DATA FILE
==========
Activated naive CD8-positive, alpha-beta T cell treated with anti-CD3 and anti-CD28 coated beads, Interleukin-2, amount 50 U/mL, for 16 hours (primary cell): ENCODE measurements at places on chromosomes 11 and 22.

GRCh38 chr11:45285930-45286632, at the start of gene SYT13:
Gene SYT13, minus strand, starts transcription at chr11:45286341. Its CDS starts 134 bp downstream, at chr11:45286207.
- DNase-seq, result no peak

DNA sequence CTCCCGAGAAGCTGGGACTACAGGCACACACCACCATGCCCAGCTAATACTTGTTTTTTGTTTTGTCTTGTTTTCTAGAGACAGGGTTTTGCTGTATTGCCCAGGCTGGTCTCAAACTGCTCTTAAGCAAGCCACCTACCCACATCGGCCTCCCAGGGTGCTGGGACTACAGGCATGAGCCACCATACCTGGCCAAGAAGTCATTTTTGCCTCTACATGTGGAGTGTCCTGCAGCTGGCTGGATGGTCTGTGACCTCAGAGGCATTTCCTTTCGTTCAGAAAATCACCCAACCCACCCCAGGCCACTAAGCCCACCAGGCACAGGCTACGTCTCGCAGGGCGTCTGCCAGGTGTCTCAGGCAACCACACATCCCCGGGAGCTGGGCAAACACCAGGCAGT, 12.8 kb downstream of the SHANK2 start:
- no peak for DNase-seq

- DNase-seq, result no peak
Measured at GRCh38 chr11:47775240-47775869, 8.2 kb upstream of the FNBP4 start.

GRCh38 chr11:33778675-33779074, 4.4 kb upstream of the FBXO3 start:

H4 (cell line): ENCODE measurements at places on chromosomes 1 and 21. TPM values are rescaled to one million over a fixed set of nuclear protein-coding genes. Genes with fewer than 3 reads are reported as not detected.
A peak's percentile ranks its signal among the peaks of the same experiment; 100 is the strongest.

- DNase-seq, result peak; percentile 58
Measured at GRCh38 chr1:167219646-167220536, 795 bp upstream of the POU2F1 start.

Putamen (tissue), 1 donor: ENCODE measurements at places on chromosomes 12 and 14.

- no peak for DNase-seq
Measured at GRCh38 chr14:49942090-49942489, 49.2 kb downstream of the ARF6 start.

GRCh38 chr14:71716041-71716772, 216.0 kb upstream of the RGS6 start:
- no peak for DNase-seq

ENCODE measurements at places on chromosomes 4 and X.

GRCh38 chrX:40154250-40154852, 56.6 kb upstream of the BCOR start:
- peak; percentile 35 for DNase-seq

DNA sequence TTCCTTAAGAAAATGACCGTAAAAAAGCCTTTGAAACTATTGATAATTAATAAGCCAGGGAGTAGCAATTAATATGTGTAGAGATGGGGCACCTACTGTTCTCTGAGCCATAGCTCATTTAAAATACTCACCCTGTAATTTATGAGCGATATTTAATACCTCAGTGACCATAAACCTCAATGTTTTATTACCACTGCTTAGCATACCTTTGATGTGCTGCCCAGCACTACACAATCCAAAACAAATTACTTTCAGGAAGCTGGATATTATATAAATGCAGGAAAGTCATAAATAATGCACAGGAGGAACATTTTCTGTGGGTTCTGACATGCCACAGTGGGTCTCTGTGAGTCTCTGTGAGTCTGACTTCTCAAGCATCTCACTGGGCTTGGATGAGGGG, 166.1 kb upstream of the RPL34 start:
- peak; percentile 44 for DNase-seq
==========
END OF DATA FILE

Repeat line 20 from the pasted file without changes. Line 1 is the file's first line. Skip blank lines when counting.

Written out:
GRCh38 chrX:40154250-40154852, 56.6 kb upstream of the BCOR start: